CHICAGO, November 15, 2012—More than 80 percent of U.S. consumers and, perhaps more surprising, over 60 percent of Chinese consumers say that they are willing to pay more for products labeled “Made in USA” than for those labeled “Made in China,” according to new research released today by The Boston Consulting Group (BCG).
In September, BCG surveyed more than 5,000 consumers in the U.S., China, Germany, and France regarding their attitudes toward the value of the Made in USA brand and their actual buying behavior. The results reveal that U.S. consumers will pay a premium for the Made in USA brand across a broad range of product categories, although the premium varies significantly depending on the category. The following details are among the findings:
About two-thirds of U.S. consumers are willing to pay a premium for ten key product categories that were tested—from baby food and appliances to electronics and apparel.
The premium they are willing to pay varies, ranging from about 10 percent to more than 60 percent in the categories tested.
In every one of the ten categories, at least 20 percent of U.S. consumers are willing to pay a premium of more than 10 percent.
Nearly 60 percent of U.S. consumers had chosen Made in USA products over less expensive Chinese goods at least once in the month before the survey.
In surveying Chinese consumers, BCG found a similar willingness to pay more for U.S.-made goods. The results showed the following:
More than 60 percent of Chinese consumers are willing to pay more for Made in USA goods.
Nearly 50 percent of Chinese consumers prefer a product made in the U.S. to a China-made product of equivalent price and quality.
The premium that Chinese consumers are willing to pay ranges from about 10 percent to almost 80 percent in the categories tested.
More than half had chosen U.S.-made products over less expensive Chinese goods at least once in the month before the survey.
“These findings suggest that there’s a big opportunity for manufacturers and retailers to command a price premium by promoting the Made in USA brand—not only in the U.S. but also in China,” said Harold L. Sirkin, a BCG senior partner and coauthor of the research. “Retailers may want to adjust their strategies to capitalize on the strong consumer interest.”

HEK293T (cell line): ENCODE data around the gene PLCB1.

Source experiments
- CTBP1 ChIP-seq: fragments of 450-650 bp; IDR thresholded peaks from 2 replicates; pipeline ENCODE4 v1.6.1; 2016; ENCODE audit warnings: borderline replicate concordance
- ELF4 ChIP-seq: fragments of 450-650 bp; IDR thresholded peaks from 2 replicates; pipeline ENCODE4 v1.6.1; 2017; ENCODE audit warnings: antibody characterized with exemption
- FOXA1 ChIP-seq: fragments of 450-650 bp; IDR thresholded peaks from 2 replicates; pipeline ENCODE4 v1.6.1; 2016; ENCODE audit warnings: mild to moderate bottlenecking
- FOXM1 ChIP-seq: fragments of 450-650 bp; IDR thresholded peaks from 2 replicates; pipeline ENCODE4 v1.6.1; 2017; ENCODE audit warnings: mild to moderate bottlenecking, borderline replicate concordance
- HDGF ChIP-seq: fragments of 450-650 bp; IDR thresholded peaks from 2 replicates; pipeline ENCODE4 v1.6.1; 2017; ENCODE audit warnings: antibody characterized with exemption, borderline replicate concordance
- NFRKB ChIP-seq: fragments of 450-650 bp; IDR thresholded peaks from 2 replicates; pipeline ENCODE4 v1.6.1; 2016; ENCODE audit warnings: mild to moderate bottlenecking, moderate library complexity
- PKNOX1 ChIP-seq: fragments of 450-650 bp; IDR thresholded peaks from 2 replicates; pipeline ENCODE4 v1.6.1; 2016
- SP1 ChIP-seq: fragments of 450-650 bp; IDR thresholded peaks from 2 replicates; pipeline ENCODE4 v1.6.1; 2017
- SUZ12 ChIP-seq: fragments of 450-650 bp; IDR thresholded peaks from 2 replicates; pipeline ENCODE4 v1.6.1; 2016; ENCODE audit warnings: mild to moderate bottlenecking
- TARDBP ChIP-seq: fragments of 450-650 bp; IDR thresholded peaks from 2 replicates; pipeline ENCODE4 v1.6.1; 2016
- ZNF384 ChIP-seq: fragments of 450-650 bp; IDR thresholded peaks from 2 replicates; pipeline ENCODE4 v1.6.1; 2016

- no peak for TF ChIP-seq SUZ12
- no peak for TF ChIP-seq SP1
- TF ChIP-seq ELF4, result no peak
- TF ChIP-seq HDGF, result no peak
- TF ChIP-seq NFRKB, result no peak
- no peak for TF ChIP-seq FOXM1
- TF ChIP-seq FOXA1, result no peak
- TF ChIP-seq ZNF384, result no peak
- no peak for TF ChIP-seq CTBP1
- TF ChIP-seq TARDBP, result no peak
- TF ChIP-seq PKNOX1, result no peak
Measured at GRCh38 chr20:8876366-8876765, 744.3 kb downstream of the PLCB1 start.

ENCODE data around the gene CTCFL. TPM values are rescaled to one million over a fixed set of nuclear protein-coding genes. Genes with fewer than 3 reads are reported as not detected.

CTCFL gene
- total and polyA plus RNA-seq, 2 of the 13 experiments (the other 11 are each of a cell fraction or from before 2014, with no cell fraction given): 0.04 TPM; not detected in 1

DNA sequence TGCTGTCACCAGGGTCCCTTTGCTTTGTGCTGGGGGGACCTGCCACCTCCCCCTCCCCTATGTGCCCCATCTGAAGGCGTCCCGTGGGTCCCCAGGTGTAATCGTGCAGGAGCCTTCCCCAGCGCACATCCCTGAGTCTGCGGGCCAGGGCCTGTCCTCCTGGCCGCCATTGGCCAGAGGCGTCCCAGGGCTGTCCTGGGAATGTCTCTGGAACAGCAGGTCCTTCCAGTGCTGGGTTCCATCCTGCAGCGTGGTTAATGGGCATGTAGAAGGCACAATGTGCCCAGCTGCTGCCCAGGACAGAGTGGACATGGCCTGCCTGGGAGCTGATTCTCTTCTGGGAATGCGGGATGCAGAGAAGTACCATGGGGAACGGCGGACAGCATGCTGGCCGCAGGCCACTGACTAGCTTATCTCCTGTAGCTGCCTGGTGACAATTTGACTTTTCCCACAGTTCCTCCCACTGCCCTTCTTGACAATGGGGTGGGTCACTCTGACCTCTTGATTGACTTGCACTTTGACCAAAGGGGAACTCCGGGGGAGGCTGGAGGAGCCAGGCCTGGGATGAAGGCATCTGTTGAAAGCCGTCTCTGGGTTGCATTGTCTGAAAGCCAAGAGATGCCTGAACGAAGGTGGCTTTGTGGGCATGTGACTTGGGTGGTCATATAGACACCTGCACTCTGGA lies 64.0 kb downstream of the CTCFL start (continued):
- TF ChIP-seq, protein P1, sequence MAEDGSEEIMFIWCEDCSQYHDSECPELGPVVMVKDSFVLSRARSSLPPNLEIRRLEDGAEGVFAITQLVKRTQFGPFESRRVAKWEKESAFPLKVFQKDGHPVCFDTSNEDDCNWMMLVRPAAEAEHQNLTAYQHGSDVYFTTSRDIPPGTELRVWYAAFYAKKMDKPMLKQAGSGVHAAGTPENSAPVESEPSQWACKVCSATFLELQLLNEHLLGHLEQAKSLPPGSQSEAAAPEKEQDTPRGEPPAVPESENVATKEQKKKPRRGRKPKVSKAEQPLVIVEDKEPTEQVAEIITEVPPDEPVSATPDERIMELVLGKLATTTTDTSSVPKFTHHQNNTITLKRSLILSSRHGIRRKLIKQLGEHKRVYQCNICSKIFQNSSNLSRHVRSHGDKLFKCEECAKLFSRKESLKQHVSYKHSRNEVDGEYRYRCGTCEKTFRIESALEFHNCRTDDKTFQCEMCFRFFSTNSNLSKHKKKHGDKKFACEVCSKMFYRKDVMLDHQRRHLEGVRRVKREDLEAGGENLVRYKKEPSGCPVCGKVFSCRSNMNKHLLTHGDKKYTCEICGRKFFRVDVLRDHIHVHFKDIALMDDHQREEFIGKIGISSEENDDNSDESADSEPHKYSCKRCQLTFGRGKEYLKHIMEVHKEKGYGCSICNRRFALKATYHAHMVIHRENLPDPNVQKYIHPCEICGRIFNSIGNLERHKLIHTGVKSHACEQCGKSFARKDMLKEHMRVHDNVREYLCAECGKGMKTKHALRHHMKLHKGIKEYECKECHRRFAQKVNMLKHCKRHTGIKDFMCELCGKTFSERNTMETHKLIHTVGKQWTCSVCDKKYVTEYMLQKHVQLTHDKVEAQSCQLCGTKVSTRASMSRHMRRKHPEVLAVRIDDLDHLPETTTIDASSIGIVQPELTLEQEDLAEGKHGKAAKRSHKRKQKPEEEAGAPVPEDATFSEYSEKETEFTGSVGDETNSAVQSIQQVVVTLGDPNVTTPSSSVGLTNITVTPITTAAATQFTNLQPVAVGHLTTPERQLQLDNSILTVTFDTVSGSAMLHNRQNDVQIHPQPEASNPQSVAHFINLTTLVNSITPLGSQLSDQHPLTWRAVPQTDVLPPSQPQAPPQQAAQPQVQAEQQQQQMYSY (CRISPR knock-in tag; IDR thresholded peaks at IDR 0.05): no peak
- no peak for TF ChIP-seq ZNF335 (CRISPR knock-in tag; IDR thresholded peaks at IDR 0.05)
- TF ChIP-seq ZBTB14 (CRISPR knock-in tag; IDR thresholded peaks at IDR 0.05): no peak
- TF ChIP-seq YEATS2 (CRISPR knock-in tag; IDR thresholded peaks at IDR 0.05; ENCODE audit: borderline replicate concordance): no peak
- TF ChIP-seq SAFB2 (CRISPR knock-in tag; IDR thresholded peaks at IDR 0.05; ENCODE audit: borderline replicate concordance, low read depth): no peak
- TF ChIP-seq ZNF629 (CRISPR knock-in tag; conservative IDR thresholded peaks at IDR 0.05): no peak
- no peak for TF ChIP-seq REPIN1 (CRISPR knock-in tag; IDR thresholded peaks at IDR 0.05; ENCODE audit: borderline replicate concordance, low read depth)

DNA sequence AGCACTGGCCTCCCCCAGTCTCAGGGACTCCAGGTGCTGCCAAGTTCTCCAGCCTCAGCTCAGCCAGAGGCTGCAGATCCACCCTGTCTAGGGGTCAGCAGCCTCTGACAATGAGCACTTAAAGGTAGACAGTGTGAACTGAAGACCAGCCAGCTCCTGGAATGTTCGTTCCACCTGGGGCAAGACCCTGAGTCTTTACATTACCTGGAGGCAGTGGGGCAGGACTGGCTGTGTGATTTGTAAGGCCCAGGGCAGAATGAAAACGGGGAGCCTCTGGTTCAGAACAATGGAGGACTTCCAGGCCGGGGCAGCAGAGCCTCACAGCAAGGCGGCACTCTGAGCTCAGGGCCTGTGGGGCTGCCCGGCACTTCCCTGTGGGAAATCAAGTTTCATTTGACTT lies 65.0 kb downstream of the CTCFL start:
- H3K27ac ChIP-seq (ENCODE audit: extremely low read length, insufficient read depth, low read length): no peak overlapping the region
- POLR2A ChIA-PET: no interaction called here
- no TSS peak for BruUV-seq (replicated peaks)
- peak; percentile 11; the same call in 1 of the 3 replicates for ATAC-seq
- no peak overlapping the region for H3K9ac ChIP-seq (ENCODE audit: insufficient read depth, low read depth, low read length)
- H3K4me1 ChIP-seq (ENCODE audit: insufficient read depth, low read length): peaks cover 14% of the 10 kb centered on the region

The findings—part of BCG’s ongoing study of the changing global economics of manufacturing and its Made in America, Again research series—support previous BCG analysis showing that the U.S. is becoming increasingly attractive as a location for making certain products for the U.S. market and as a base for global exports. The U.S. has improved its cost competitiveness compared with China and the advanced economies of Western Europe and Japan, leading BCG to estimate that higher U.S. exports—combined with production “reshored” from China—could create 2.5 million to 5 million new U.S. jobs in manufacturing and related services by the end of the decade.
“The higher brand value of U.S.-made goods is a further reason why companies should rethink their global manufacturing footprint and consider the U.S. as a manufacturing location,” said Michael Zinser, a BCG partner who leads the firm’s manufacturing work in the Americas and is a coauthor of the Made in America, Again series.
In both the U.S. and China, respondents of all age groups and income levels expressed a concern for quality, a key driver of the consumer preference for U.S.-made products. Eighty-five percent of U.S. consumers and 82 percent of Chinese said they “agree” or “strongly agree” that they feel better about Made in USA quality. Patriotism is another strong consideration among U.S. consumers: 93 percent said that they would pay more for U.S.-made goods in order to keep jobs in the U.S., and 80 percent said that buying U.S. products demonstrates patriotism.
“Quality and patriotism are powerful factors that retailers will have to consider in their marketing communications around Made in USA products and in their sourcing strategies,” said Kate Manfred, leader of BCG’s Center for Consumer and Customer Insight in the Americas and a coauthor of the survey.
In contrast to U.S. and Chinese consumers, European consumers strongly prefer products made in their own countries. More than 65 percent of consumers in both Germany and France said that they would be willing to pay more for products made in their home country than for those made in the U.S.
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